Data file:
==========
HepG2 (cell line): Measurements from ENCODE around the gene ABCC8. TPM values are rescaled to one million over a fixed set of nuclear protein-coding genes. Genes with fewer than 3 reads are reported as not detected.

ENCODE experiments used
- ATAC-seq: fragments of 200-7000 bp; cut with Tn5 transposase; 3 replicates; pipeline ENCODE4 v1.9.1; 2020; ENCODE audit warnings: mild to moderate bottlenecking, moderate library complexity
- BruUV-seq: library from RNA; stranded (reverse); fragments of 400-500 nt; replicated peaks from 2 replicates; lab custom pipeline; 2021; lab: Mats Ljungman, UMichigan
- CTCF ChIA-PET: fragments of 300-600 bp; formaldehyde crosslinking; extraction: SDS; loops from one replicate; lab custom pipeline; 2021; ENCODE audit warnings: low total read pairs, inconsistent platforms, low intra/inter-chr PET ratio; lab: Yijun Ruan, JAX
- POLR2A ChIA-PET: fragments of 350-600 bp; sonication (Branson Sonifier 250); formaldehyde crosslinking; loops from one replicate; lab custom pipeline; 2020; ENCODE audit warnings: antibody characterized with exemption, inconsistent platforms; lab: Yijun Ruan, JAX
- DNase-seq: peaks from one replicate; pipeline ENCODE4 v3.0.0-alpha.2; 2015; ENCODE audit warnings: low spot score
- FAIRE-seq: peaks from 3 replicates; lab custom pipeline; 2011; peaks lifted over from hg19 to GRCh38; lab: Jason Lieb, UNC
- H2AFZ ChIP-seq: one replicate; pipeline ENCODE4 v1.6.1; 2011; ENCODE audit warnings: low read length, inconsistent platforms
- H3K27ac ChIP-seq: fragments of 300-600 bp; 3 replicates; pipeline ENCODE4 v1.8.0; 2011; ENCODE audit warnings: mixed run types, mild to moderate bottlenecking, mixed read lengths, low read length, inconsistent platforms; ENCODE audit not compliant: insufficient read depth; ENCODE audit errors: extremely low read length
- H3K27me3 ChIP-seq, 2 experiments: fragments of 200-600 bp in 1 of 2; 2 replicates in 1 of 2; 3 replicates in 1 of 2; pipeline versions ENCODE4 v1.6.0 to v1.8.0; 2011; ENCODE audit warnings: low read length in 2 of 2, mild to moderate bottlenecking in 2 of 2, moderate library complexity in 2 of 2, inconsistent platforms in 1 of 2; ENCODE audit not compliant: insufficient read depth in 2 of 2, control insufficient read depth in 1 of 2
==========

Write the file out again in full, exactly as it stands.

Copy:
HepG2 (cell line): Measurements from ENCODE around the gene ABCC8. TPM values are rescaled to one million over a fixed set of nuclear protein-coding genes. Genes with fewer than 3 reads are reported as not detected.

ENCODE experiments used
- ATAC-seq: fragments of 200-7000 bp; cut with Tn5 transposase; 3 replicates; pipeline ENCODE4 v1.9.1; 2020; ENCODE audit warnings: mild to moderate bottlenecking, moderate library complexity
- BruUV-seq: library from RNA; stranded (reverse); fragments of 400-500 nt; replicated peaks from 2 replicates; lab custom pipeline; 2021; lab: Mats Ljungman, UMichigan
- CTCF ChIA-PET: fragments of 300-600 bp; formaldehyde crosslinking; extraction: SDS; loops from one replicate; lab custom pipeline; 2021; ENCODE audit warnings: low total read pairs, inconsistent platforms, low intra/inter-chr PET ratio; lab: Yijun Ruan, JAX
- POLR2A ChIA-PET: fragments of 350-600 bp; sonication (Branson Sonifier 250); formaldehyde crosslinking; loops from one replicate; lab custom pipeline; 2020; ENCODE audit warnings: antibody characterized with exemption, inconsistent platforms; lab: Yijun Ruan, JAX
- DNase-seq: peaks from one replicate; pipeline ENCODE4 v3.0.0-alpha.2; 2015; ENCODE audit warnings: low spot score
- FAIRE-seq: peaks from 3 replicates; lab custom pipeline; 2011; peaks lifted over from hg19 to GRCh38; lab: Jason Lieb, UNC
- H2AFZ ChIP-seq: one replicate; pipeline ENCODE4 v1.6.1; 2011; ENCODE audit warnings: low read length, inconsistent platforms
- H3K27ac ChIP-seq: fragments of 300-600 bp; 3 replicates; pipeline ENCODE4 v1.8.0; 2011; ENCODE audit warnings: mixed run types, mild to moderate bottlenecking, mixed read lengths, low read length, inconsistent platforms; ENCODE audit not compliant: insufficient read depth; ENCODE audit errors: extremely low read length
- H3K27me3 ChIP-seq, 2 experiments: fragments of 200-600 bp in 1 of 2; 2 replicates in 1 of 2; 3 replicates in 1 of 2; pipeline versions ENCODE4 v1.6.0 to v1.8.0; 2011; ENCODE audit warnings: low read length in 2 of 2, mild to moderate bottlenecking in 2 of 2, moderate library complexity in 2 of 2, inconsistent platforms in 1 of 2; ENCODE audit not compliant: insufficient read depth in 2 of 2, control insufficient read depth in 1 of 2